“A flexible work policy can make a massive dent in your business’s carbon footprint”Alasdair Marks, director, Simply Sustainable

Look for hidden waste

“Businesses are generally clued up when it comes to saving paper and recycling where possible, but there are big carbon and financial savings to be made around hidden waste,” says Mark Hilton, head of sustainable business at environmental consultancy Eunomia.

“Companies might think that since their waste is taken away for free, it doesn’t cost them anything – they might even get some revenue from a particular waste stream,” he says. “But they’re forgetting the inherent value in the material they’re getting rid of. Take waste from a bakery, for example. Raw materials, labour and energy costs all go into making a cake that’s thrown away at the end of the day, so that cake is probably worth 20 times what you’d actually sell it for. Look at the waste your business creates – tackling this can be a bigger win than traditional energy efficiency measures.”

Reconsider the commute

“A flexible work policy can make a massive dent in your business’s carbon footprint,” says Alasdair Marks, director of consultancy Simply Sustainable. “Allowing employees to work from home reduces emissions associated with travelling to work, and reduces energy consumption within the office.” In fact, Marks suggests re-examining your approach to all elements of travel within your business.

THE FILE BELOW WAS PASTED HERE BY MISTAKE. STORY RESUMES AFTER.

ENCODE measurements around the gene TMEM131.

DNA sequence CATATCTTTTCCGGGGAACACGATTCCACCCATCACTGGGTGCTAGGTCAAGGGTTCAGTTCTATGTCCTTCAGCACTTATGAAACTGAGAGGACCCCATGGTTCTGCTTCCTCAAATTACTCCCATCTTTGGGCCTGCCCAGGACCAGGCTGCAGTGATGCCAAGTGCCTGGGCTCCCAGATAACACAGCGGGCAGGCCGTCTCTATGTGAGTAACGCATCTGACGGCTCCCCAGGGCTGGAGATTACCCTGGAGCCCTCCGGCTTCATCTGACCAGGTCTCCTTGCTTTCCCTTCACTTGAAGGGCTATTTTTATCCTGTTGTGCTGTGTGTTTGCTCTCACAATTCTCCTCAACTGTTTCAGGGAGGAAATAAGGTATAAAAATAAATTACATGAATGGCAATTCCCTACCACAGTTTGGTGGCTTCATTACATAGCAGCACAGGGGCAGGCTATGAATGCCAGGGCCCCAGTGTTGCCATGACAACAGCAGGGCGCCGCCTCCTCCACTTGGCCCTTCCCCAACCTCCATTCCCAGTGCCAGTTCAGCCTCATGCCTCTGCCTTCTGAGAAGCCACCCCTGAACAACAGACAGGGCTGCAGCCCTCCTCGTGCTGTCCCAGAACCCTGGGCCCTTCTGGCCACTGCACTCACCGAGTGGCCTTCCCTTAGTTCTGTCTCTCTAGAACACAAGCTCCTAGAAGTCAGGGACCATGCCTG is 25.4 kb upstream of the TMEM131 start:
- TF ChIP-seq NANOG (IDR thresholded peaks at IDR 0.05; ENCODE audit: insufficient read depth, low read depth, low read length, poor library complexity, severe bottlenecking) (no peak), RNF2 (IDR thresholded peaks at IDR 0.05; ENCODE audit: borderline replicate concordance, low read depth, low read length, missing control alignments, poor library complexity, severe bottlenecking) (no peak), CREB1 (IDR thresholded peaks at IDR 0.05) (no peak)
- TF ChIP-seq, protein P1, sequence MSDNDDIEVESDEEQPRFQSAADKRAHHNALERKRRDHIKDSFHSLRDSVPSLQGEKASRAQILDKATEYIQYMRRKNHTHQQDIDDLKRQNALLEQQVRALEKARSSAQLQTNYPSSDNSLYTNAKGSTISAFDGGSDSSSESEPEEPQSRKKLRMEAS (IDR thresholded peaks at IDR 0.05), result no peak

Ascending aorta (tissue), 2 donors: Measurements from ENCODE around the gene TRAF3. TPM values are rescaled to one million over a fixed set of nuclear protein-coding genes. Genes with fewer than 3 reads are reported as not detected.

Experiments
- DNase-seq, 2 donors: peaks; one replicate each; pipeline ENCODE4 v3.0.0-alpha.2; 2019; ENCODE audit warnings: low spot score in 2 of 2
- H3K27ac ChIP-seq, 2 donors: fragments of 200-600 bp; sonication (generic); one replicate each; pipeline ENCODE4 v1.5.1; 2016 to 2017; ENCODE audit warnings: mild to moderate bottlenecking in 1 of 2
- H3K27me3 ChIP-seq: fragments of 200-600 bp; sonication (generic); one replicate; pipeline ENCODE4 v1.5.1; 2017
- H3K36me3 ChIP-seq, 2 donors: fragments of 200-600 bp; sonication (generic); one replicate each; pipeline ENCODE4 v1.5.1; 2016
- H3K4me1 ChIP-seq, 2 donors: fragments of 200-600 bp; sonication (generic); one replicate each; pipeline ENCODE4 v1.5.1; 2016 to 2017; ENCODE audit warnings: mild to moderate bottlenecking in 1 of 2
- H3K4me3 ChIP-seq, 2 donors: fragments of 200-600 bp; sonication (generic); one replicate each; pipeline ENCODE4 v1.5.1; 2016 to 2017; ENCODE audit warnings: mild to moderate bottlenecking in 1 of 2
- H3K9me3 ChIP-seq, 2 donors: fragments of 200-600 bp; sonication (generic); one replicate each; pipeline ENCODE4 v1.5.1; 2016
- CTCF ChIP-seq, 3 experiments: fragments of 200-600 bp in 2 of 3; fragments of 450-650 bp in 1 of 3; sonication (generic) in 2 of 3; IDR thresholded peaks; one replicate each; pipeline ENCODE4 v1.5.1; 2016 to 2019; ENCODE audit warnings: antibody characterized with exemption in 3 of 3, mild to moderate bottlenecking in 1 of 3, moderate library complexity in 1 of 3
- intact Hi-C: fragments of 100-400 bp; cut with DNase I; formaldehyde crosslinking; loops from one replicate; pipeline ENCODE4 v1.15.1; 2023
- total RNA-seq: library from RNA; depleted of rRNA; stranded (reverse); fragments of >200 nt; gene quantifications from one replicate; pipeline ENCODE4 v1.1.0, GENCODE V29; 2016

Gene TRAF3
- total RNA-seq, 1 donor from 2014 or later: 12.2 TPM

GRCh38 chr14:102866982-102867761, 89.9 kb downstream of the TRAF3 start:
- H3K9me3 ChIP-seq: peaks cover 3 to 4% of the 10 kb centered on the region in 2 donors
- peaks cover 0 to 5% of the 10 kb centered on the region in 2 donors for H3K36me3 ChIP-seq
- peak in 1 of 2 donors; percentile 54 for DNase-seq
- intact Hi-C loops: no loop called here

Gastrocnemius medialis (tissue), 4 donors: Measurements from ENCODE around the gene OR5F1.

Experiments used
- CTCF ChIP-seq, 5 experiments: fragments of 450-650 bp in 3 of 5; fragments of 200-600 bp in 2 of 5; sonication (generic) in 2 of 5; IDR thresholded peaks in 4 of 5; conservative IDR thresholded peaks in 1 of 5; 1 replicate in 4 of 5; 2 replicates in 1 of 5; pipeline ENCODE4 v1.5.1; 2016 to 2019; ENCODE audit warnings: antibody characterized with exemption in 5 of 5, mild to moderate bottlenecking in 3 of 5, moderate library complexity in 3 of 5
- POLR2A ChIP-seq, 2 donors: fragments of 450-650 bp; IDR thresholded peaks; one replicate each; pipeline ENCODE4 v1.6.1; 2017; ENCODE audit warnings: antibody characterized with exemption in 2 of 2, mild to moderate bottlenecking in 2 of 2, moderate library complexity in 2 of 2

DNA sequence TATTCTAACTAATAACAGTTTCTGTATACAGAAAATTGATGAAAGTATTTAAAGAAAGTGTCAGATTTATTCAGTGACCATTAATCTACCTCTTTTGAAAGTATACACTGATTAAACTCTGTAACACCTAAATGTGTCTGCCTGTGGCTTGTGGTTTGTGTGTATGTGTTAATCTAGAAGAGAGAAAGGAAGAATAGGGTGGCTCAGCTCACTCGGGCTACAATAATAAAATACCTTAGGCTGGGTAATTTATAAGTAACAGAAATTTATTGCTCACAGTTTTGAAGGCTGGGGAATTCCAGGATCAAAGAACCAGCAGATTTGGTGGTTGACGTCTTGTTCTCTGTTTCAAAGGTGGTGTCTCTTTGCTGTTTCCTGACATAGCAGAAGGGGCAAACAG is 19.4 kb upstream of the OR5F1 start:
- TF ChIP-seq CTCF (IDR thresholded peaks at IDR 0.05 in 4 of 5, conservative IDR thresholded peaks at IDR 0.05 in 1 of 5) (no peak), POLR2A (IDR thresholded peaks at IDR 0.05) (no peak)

“The Cycle to Work Scheme is popular with employees and makes a big difference to local pollution levels,” he says, “while businesses with a fleet of cars could consider moving to hybrid or electric vehicles – this is even simpler if you lease your vehicles.” If upgrading your fleet is out of the question, sending drivers on a safe and fuel-efficient driving (SAFED) course can result in significant fuel and CO2 savings.

Keep staff engaged

“SMEs have a real advantage when it comes to sustainability, because they tend to employ local people who care about their local area,” says Marks. “Plus, small businesses can be more flexible and nimble than larger organisations, so talk to your staff, find out what matters to them and get their input.”

He suggests drawing up a basic sustainability policy as part of the staff handbook. “It doesn’t have to be long or complicated,” he says. “Even just turning the lights off at the end of the day reinforces your approach and lets people know what’s expected of them.” He adds that a lot of SMEs have benefited from nominating ‘green champions’ – people who work in different functions across the business who are responsible for reminding employees of its policies.

Communicate your success

A solid approach to sustainability is no longer an “added extra” when it comes to business, says Carbon Trust’s Timlin. “People are increasingly attracted to environmentally conscious companies, which can give you a competitive advantage. Plus, many larger businesses are taking action on their own carbon footprint through their supply chains – if you’re not considered green then you could miss out on future opportunities. So if you take steps towards improving your environment, make sure you tell everyone about it.”

4 effective things you can do right now

  • change your energy supplier to one that provides 100% renewable power – it’s as easy as switching your domestic supplier
  • ban paper and plastic cups in the office – either purchase reusable mugs and glasses or ask staff to bring in their own
  • turn off computer screensavers – they don’t do anything to conserve power. Set machines to go into hibernation mode after the same period of time instead
  • maximise the building’s natural temperature by moving office furniture – keep equipment near windows for cooling, and move desks away from draughty areas
Share This

Renewable Energy